DuaneJun 13, 2013 at 9:53 pm #1996488
@pitsyLocale: Central Texas
Vintage aluminium popcorn kettle with wire-bail lid clamps. Fricken' rad for five bucks. Keeps squirrels out of my foodstuffs and toiletries, yet not as annoying as a bear canister. Can cook in it and use the lid as a plate.Jun 14, 2013 at 4:09 am #1996523
Greg PehrsonBPL Member
@gregpehrsonLocale: playa del caballo blanco
My whole kit is mostly secondhand or MYOG. Here are some of my thrift store scores:
All for less than $5 each, except the sneakers, which were $7.
-SweatVac Marathon Cap
-Boston Athletic Association synthetic T
-Lands End Down Vest
-Patagonia Synchilla Snap T
-Nike running shorts with liner and mesh sides (like RR EcoMesh)
-Quest convertible pants
-New Balance synthetic mesh running shoes
I've also seen, but not purchased:
-ThermaRest Small Pad
-generic CCF pad
-handheld water bottles for running
-nylon UPF button down shirts
-vintage external frame packsJul 11, 2014 at 8:41 am #2118958
Katharina LångstrumpBPL Member
@kat_pLocale: Pacific Coast
Like new, last weekend. Size Large. 10$!!!
The student that is working with me this summer has been looking for backpacking gear so I gave it to him as my plan to set him up with a nice kit. Not that I am rich…:) but he is such a great helper whose interest has given me renewed energy. In return I get to talk his ears off about backpacking.Jul 11, 2014 at 9:29 am #2118967
Gordon GrayBPL Member
@gordongLocale: Front Range, CO
Not UL backpacking, but I found a huge 3 room Coleman family tent for $13. It has one broken pole which cost something like $6 to fix.
I got my daughter's first pack from there as well. $7?
Since then she has sewn on a sternum strap and new, padded waist belt. She is bad a$$ with a sewing machine. We recent found her a new pack from an REI garage sale that was a steal as well.Jul 11, 2014 at 9:39 am #2118968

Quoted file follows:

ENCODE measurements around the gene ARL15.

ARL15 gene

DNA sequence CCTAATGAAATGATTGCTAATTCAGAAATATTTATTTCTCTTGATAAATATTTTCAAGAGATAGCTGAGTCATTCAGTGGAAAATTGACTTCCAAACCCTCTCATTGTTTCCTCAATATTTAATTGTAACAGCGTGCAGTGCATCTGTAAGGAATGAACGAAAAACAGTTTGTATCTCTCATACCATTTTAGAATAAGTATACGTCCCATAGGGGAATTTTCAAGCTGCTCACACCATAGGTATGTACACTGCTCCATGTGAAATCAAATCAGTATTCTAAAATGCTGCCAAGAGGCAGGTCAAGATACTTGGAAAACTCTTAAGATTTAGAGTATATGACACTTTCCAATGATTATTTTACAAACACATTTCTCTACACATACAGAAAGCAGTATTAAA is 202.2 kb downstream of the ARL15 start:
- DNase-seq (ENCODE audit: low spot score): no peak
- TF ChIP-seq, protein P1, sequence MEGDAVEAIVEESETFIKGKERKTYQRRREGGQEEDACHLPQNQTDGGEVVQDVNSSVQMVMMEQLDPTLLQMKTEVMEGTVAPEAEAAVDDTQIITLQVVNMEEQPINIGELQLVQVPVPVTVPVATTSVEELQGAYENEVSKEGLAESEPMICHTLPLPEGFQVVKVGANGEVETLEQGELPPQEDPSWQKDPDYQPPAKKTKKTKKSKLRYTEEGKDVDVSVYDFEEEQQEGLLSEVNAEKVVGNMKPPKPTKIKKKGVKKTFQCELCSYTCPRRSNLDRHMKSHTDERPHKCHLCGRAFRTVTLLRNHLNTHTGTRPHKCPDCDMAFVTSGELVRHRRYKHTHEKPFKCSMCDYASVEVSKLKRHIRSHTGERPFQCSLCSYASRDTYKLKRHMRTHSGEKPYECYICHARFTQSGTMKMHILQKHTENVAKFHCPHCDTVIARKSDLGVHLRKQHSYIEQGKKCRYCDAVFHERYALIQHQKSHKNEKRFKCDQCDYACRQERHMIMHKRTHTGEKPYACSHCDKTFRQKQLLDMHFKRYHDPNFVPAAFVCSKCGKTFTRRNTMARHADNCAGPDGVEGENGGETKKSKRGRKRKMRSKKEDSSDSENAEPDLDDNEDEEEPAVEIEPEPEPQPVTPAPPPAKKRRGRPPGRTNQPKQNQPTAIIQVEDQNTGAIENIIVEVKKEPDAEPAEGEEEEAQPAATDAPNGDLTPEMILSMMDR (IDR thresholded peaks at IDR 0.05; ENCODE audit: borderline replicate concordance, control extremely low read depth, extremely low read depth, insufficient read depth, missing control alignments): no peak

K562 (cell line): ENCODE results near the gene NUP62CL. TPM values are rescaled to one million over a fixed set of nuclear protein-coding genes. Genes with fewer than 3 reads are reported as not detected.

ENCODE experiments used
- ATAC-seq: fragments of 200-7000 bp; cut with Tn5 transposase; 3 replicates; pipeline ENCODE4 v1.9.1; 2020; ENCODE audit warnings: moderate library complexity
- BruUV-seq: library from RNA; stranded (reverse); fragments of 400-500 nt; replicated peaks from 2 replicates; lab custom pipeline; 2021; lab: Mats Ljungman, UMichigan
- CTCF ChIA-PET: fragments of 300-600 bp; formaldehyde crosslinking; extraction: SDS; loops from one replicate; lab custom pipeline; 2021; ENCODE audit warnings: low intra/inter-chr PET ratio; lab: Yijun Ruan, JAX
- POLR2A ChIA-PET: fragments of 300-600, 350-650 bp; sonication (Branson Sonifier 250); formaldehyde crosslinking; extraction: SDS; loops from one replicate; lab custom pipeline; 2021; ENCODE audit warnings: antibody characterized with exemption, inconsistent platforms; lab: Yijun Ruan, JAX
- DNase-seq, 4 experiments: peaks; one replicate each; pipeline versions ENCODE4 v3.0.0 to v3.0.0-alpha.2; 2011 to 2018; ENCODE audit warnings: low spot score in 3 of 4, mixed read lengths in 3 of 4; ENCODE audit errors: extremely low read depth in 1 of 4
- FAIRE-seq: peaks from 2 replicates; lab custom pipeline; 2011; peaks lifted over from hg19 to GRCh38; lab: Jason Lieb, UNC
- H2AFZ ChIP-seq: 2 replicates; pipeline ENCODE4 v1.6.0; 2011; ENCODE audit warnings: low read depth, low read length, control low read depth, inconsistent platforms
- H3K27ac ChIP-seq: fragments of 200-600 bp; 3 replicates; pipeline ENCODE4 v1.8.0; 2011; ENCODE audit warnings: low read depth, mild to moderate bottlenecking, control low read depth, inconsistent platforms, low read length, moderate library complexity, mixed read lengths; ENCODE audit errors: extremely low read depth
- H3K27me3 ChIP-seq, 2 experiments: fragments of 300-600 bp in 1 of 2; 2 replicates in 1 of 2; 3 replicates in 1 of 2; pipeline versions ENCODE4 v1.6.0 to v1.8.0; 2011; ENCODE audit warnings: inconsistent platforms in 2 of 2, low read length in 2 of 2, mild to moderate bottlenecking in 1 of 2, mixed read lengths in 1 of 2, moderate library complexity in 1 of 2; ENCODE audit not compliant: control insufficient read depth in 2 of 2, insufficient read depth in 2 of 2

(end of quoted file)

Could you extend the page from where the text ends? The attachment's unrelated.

I'm at the other end of the spectrum. I'm the guy who enables the rest of you to find great deals at thrift stores….Jul 11, 2014 at 10:22 am #2118978
Hey, thanks Doug I.! Someone's gotta donate that gear!
I'm a thrift-store junkie, most of my apparel (hiking as well as regular) comes from Goodwill and the Humane Society store. (I like to think it justifies the money I shell out for footwear.) As another poster states, you have to check in regularly, but by doing that, I've scored: Patagonia pants, shorts and tops, about 5-6 Mountain Hardwear Tshirts, a long-sleeved Icebreaker base layer top, Ex-Officio convertible pants and hats, and I've scored so many Columbia jackets and lined pants that I simply had to stop and donate them to a church free clothing program. And I shouldn't forget to mention the less high-end brands, such as LL Bean, Eddie Bauer and Land's End.Jul 11, 2014 at 10:37 am #2118982
I check once in a while, but my local consignment-slash-new outdoors store jacked up all their consignment prices, and the same stuff sits on the wall week after week after week.
There are some nice quirks around that place… every sleeping bag is $50. Some are crap, some are nice…
I should hit the thrift store in town and see what I can find!Jul 12, 2014 at 8:50 pm #2119288
…Jul 13, 2014 at 1:20 pm #2119408
Gordon GrayBPL Member
@gordongLocale: Front Range, CO
So I was at the thrift store today thinking about this thread. I actually got a pair of White Sierra convertible pants and a Alpine Designs fleece for $12. Both items I don't need but for the price I will throw them in the rotation. What I wanted, but was too small for me, was these:Jul 15, 2014 at 11:32 am #2119924
Peter BoysenBPL Member
Thrift stores, and even antique stores, sometimes have decent aluminum cooking gear of various sorts. Not SUL titanium or anything, but for the price it's usually hard to beat.
You must be logged in to reply to this topic.